Introducing a New Cat to a Resident Dog

When bringing a new cat into a home with an existing dog, taking a few precautionary measures and a bit of preparation can mean the difference between a future of peaceful inter-species cohabitation and years of strife. Plopping the two down together and expecting them to work things out on their own seldom ends well.

Day One

Prior to bringing your new cat home, set up a room that will be their own private space for up to several weeks. A spare bedroom or home office is ideal. They should have food, water, toys bedding, and a litter box. When you bring your new cat home, take them directly into the room, open the carrier, and leave the room, closing the door behind you. Give them a few hours of alone time to de-stress and explore the new territory. Allow your dog to sniff and investigate at the base of the door, but do not allow visual access yet. Give your dog tasty, high value treats when they are near the door. You can take some of the cat’s bedding out and leave it in the areas that your dog frequents and vice versa so the two can exchange smells.

Next Steps

Several times each day put your dog in their crate with a long-lasting chew or food puzzle toy in a bedroom and close the door. Give the cat a few hours to explore the rest of the house. After a few days have passed, put a tall baby gate in the doorway to the cat’s safe room. Arm yourself with high-value, tasty treats and put your dog on a leash. Approach the baby gate with your dog. Feed them a jackpot of treats when they notice the cat from a distance. Keep the interaction brief and remove the dog and close the door if either animal shows fear or aggression. Continue these meetings from a distance through the gate for the next few days, rewarding the dog for just being in the presence of the cat and separating the two when necessary.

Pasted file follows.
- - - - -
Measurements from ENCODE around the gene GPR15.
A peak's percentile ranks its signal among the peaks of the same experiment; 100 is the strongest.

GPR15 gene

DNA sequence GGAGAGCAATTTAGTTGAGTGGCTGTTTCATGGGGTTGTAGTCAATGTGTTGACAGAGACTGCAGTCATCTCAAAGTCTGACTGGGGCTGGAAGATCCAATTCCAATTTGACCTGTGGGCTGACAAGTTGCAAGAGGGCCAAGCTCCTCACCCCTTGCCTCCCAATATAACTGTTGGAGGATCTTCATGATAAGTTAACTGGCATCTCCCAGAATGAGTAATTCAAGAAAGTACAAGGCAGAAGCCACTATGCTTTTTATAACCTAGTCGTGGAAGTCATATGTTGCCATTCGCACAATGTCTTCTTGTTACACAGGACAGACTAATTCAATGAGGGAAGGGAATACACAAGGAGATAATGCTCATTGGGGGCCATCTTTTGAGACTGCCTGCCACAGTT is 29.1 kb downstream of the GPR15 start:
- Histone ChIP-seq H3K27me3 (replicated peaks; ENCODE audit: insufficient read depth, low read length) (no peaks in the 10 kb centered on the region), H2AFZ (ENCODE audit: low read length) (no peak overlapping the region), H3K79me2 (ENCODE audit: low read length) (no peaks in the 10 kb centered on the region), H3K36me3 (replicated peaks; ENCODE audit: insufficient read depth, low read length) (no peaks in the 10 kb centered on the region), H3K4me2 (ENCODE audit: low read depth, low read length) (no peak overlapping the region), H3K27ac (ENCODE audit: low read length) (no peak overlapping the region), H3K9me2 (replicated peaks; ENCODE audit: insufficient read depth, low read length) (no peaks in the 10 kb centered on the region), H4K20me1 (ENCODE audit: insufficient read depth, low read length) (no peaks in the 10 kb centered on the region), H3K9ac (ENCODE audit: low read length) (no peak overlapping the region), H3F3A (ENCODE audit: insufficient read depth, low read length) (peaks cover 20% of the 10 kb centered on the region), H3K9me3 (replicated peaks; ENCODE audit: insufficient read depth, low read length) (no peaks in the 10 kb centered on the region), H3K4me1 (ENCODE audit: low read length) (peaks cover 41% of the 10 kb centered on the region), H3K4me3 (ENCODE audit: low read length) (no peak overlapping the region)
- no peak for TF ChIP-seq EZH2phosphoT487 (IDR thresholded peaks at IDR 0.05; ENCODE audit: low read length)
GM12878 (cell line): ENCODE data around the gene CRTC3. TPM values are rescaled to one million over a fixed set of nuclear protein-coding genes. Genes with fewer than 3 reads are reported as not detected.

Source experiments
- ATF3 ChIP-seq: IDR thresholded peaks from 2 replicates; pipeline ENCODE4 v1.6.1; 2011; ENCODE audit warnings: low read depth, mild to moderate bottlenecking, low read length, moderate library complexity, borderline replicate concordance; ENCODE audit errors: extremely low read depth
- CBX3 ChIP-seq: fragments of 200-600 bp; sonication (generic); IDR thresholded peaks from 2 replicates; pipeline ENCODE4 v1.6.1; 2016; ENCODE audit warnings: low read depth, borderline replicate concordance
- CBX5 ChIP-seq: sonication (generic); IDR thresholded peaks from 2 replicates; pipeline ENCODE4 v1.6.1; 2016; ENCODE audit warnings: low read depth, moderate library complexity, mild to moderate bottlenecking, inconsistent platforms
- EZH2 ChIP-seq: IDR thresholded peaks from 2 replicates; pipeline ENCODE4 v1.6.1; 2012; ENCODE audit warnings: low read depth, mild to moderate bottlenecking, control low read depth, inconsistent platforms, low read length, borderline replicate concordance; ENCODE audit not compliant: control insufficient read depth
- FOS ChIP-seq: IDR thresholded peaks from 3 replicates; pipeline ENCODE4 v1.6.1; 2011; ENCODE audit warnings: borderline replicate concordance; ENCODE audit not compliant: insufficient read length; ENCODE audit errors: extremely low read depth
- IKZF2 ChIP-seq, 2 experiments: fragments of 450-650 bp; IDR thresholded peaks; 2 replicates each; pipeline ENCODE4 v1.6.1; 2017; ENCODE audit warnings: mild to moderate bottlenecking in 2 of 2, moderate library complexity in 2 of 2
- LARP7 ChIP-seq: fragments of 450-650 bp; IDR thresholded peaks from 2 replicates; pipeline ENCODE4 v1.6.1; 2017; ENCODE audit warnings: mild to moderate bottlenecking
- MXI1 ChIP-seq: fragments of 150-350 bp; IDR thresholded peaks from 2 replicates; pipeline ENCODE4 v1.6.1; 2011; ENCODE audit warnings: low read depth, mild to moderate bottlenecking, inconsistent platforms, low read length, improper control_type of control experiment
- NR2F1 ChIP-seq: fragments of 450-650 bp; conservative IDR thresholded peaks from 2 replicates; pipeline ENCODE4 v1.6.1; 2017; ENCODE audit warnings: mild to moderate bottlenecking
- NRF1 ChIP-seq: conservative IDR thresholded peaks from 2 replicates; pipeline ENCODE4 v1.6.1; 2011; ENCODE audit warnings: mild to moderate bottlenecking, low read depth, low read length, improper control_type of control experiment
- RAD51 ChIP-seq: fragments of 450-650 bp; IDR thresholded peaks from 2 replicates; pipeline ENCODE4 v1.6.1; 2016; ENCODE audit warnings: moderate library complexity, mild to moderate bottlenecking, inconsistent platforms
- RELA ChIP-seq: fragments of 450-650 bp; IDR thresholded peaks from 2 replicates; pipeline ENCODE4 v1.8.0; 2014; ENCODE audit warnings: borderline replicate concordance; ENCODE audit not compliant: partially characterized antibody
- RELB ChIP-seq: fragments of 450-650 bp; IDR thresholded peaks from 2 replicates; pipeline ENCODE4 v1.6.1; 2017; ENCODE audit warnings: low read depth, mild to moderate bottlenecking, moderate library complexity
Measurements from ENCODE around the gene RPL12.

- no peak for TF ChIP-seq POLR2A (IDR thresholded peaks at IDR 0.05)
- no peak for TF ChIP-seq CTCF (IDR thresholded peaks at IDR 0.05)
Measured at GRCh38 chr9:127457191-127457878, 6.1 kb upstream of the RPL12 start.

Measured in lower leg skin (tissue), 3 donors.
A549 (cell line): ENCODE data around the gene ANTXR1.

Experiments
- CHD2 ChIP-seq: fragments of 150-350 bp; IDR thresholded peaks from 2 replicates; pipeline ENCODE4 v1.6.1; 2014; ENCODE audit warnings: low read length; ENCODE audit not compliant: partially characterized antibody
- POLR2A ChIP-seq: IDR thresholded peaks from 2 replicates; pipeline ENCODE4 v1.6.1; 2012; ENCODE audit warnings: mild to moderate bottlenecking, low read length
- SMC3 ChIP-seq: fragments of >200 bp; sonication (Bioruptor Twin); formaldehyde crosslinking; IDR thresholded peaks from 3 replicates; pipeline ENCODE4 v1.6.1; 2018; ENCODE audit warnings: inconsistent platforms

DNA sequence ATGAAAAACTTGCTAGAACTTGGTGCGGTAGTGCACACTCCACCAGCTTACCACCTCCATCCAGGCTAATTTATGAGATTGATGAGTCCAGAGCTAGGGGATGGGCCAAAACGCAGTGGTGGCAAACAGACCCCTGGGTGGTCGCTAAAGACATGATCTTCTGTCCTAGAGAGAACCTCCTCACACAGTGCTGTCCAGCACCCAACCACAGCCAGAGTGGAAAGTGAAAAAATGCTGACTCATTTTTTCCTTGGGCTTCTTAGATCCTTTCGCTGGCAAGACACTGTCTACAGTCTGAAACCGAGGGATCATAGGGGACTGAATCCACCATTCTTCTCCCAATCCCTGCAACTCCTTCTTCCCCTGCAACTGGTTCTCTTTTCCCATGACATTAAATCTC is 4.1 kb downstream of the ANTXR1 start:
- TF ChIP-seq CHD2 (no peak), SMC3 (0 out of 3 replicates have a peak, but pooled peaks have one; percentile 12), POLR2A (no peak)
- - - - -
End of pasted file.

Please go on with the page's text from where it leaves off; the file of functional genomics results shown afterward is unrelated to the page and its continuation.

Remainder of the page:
If these meetings are casual and relaxed remove the baby gate but keep the dog on a leash. Continue with the same exercise, freely dispensing treats for merely being in the presence of the cat. If either animal shows fear or aggression, end the meeting. Little by little you should be gradually decreasing the distance between the two and increasing the amount of time they are allowed to interact if both parties are comfortable.

Always keep the door to the cat’s safe room open so that they can retreat if they’ve had enough. When both the cat and the dog are comfortable enough with each other that they start to ignore one another, you can take the leash off your dog. It is a good idea to provide the cat with vertical escape routes such as tall furniture or cat trees to get up out of the dog’s reach if necessary. It is best to not leave the two together unattended.

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